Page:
You know it's disaster when the movie opens with a kid sitting by a waterfall...you know he's going to come back to that same waterfall ten, twenty or thirty years later. Fortunately, though, ridiculousness is believed to be a time-tested cure for disaster, and the movie, pacy as it claims to be slips into that.
And how could you expect anything less when you have a Devdas with a wooden face, an ambiguously Caucasian Chandramukhi with an equally ambiguous accent, a Paro who tries to be a lot of things she's not (which, perhaps, is some kind of inherent symbolism for the movie itself) - sexy, cute, funny, bubbly, steady?
These two kids, separated in the peak-horny stages of pre-puberty retain the hangover for the rest of their lives. The disaster gets funny when eight years of phone sex later, Dev D asks Paro, "do you touch yourself?", which umm...pushes her over the edge. The eighties motif of the heroine's toes curling is brought back in, of course. The ridiculousness wears off as it gets overused, albeit unintentionally. Here's an example.
The dialogue, which is perhaps the most expendable feature of the film (and it has many), goes this way:
Paro: When will you come here?
Dev: Send me a picture.
Paro: You have my picture.
Dev: No...without clothes.
Next scene: Paro uses a digital camera to click herself in the buff, following which she gets the photographs printed at a studio she travels to Delhi for, and then gets it scanned to send to Dev. Dev looks at the pictures and calls her up to tell her he's headed home (no puns intended).
If the story is to be believed, women attend their brothers' weddings in remote areas of Punjab in lingerie. The punishment for a girl who shouts at her father, irrespective of consequences, is to be sent to her ancestral village. Mothers get drunk and cry, but refuse to pick up the phone, when their daughters call and scream for help. Once a woman has been caught on camera performing a sexual act, she will readily enroll herself as one of the service providers of a brothel, despite being virgin.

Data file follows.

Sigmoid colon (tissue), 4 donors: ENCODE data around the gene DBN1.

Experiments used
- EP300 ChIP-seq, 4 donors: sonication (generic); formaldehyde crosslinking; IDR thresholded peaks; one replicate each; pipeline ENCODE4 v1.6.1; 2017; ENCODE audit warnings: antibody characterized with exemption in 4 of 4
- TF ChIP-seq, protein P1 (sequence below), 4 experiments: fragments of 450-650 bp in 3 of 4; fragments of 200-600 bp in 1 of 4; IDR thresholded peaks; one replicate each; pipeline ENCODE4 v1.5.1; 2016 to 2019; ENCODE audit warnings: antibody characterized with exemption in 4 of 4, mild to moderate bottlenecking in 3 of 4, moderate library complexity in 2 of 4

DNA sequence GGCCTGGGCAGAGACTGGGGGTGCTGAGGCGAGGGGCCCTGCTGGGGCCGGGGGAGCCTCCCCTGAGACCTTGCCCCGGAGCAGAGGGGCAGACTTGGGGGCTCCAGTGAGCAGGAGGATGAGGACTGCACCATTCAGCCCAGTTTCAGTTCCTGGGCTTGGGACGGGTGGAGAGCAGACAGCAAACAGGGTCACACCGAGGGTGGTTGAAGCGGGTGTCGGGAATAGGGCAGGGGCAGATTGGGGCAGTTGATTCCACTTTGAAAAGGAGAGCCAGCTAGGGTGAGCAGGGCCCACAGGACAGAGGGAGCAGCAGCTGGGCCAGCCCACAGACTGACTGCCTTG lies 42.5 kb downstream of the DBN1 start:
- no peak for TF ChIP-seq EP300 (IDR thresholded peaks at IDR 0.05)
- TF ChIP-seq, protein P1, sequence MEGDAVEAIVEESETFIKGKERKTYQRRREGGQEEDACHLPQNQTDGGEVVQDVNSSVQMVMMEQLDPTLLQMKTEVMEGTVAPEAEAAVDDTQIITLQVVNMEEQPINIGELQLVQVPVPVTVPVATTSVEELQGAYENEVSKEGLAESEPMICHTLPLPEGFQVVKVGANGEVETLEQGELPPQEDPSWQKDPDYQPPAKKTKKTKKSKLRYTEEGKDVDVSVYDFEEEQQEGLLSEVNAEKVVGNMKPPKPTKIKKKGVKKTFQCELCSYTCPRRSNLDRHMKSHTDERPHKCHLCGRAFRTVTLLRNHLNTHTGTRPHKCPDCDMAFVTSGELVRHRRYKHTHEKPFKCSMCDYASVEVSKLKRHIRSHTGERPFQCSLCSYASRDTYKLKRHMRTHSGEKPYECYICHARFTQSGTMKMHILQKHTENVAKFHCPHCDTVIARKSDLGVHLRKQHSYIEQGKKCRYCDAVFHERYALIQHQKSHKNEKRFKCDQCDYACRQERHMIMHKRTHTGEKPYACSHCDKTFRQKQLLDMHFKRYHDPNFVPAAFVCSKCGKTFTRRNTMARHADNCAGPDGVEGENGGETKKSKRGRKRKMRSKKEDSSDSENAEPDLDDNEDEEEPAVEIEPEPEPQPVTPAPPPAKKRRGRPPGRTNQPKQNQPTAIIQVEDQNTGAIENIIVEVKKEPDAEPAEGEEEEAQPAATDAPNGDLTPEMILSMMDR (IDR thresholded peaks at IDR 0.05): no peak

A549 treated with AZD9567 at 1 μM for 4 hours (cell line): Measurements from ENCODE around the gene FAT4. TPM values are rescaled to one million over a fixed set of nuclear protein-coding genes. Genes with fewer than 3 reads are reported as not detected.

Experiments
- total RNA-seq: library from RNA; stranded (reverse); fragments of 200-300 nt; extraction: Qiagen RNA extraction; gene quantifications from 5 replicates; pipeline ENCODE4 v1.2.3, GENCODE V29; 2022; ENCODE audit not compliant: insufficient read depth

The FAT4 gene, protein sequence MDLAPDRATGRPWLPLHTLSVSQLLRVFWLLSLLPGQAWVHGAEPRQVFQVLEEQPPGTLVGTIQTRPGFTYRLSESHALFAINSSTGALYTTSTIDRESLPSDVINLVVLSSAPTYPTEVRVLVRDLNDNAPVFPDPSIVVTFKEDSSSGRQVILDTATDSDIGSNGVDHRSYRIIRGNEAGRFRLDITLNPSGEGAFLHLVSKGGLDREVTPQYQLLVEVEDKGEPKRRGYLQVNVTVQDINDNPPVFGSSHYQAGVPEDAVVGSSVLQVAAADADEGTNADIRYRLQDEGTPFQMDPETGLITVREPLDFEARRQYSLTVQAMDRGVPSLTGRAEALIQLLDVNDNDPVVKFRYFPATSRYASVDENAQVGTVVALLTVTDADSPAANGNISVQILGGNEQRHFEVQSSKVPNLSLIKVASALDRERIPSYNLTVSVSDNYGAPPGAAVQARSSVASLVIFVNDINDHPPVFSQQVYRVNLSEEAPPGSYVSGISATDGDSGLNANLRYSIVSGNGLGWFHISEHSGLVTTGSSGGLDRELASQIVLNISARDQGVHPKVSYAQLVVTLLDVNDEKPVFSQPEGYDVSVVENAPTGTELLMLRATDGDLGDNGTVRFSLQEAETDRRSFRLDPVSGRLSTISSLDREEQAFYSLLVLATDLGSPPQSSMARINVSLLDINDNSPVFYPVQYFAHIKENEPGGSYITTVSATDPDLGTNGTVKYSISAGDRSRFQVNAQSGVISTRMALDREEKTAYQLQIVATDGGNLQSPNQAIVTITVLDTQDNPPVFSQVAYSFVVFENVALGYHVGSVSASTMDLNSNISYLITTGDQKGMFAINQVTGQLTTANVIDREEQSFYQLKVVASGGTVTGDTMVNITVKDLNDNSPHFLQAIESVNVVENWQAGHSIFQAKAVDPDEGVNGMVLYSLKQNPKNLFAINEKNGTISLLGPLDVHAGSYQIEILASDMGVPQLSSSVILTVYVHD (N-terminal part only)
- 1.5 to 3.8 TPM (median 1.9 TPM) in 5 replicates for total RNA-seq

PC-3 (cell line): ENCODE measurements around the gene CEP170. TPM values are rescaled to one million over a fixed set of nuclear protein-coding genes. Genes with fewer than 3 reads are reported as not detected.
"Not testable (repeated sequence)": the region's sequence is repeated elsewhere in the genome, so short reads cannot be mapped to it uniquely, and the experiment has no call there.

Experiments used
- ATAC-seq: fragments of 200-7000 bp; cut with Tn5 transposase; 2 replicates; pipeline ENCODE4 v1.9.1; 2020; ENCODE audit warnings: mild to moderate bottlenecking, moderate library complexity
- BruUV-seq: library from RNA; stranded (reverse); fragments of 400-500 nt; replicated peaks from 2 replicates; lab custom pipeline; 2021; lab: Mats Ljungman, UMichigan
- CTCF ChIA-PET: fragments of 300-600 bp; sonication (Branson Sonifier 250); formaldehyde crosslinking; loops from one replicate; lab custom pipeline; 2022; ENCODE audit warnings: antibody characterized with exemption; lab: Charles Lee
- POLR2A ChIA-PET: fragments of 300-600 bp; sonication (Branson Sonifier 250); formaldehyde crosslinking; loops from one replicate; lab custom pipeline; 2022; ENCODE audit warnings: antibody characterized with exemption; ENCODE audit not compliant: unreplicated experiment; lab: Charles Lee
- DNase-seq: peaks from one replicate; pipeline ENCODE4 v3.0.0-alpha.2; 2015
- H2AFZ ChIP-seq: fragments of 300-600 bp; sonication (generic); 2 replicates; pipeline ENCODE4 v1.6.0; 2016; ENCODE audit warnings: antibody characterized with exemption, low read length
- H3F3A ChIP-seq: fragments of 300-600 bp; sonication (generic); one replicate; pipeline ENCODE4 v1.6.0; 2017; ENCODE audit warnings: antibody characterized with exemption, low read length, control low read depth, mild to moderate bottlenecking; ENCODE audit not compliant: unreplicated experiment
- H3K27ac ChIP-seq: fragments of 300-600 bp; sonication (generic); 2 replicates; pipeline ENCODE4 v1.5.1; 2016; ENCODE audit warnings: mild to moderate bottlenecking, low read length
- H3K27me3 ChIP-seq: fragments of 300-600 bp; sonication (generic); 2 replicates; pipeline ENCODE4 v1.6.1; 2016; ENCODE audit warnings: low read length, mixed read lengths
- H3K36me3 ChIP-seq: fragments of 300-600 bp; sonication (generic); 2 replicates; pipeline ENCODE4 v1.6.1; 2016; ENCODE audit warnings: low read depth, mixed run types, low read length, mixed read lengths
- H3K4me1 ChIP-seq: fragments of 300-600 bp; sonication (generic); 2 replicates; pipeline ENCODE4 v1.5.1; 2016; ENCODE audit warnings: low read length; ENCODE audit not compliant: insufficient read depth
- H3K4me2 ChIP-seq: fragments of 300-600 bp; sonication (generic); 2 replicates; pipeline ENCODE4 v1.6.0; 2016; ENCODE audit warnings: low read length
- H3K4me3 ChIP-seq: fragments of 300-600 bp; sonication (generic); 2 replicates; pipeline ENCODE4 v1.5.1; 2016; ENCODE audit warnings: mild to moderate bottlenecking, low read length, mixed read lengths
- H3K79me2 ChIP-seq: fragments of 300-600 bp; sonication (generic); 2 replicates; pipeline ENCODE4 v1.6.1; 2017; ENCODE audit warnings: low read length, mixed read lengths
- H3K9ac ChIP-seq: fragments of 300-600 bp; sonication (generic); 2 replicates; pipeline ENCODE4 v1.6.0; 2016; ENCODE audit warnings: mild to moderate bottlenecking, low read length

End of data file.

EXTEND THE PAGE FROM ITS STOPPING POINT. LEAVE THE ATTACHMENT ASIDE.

The dialogue claims to be true-to-life. And original. Here's a sample:
(Ambiguous French-Indian-Spanish accent): You wanth thoo thalk? If you feel pain...then you musth thalk...
The film projects itself as belonging to the genre of Bollywood films that have bridged the gap between art and commercial cinema. So there are these three wannabe-stooges, who glare at the camera every now and then, and dance every then and again, in a cafe my film-partner describes best as "ulaga random". Unless the film were based in Auroville, the motley collection of cafe patrons could only belong in a United Colours of Benetton ad.
The movie thanks Danny Boyle. They left out Guy Ritchie, for the frame-by-frame inspiration they drew from the sequence from 'Lock, Stock and Two Smoking Barrels' where Nick Moran leaves the casino.
The pimp swings between homosexuality and wannabe-ladies-manliness with a frequency that is only rivalled by the reccurrence of the line, "make love to me." That refrain, of course, is the byphrase of each of the main characters at different points of time in the film.
On to the music...well, there was none. There were occasional cacophonies of genres. Except for "Emosanal Athyaachaar" being relatively funny, perhaps thanks to my habitual amusement at distorted accents, the rest seemed to have been thrown one on top of another in a manner that could rival the movie's Sanjay Leela Bansali-manufactured ancestor.
The good thing, though, is Sarat Chandra Chattopadhyay's spirit has been troubled so frequently in so many languages with so many adaptations into so many media, that it would probably have taken this one lying down...which is in keeping with what most of the cast did for most of the film.